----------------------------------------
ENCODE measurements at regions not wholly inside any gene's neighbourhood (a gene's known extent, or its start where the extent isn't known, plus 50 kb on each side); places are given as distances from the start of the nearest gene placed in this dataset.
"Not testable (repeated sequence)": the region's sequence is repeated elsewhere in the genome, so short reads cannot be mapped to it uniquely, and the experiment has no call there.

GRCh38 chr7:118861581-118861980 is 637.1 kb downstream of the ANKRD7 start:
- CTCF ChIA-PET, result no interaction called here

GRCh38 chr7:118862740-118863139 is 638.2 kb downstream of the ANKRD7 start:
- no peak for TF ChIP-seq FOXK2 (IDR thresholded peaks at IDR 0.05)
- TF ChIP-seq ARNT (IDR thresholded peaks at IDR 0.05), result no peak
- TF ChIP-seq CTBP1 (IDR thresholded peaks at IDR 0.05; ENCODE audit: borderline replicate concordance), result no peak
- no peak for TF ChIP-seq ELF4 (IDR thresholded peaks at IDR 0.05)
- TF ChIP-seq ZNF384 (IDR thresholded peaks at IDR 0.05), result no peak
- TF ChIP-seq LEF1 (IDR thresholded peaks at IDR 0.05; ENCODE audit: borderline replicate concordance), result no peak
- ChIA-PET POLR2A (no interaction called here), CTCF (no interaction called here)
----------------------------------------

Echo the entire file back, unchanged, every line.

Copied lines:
ENCODE measurements at regions not wholly inside any gene's neighbourhood (a gene's known extent, or its start where the extent isn't known, plus 50 kb on each side); places are given as distances from the start of the nearest gene placed in this dataset.
"Not testable (repeated sequence)": the region's sequence is repeated elsewhere in the genome, so short reads cannot be mapped to it uniquely, and the experiment has no call there.

GRCh38 chr7:118861581-118861980 is 637.1 kb downstream of the ANKRD7 start:
- CTCF ChIA-PET, result no interaction called here

GRCh38 chr7:118862740-118863139 is 638.2 kb downstream of the ANKRD7 start:
- no peak for TF ChIP-seq FOXK2 (IDR thresholded peaks at IDR 0.05)
- TF ChIP-seq ARNT (IDR thresholded peaks at IDR 0.05), result no peak
- TF ChIP-seq CTBP1 (IDR thresholded peaks at IDR 0.05; ENCODE audit: borderline replicate concordance), result no peak
- no peak for TF ChIP-seq ELF4 (IDR thresholded peaks at IDR 0.05)
- TF ChIP-seq ZNF384 (IDR thresholded peaks at IDR 0.05), result no peak
- TF ChIP-seq LEF1 (IDR thresholded peaks at IDR 0.05; ENCODE audit: borderline replicate concordance), result no peak
- ChIA-PET POLR2A (no interaction called here), CTCF (no interaction called here)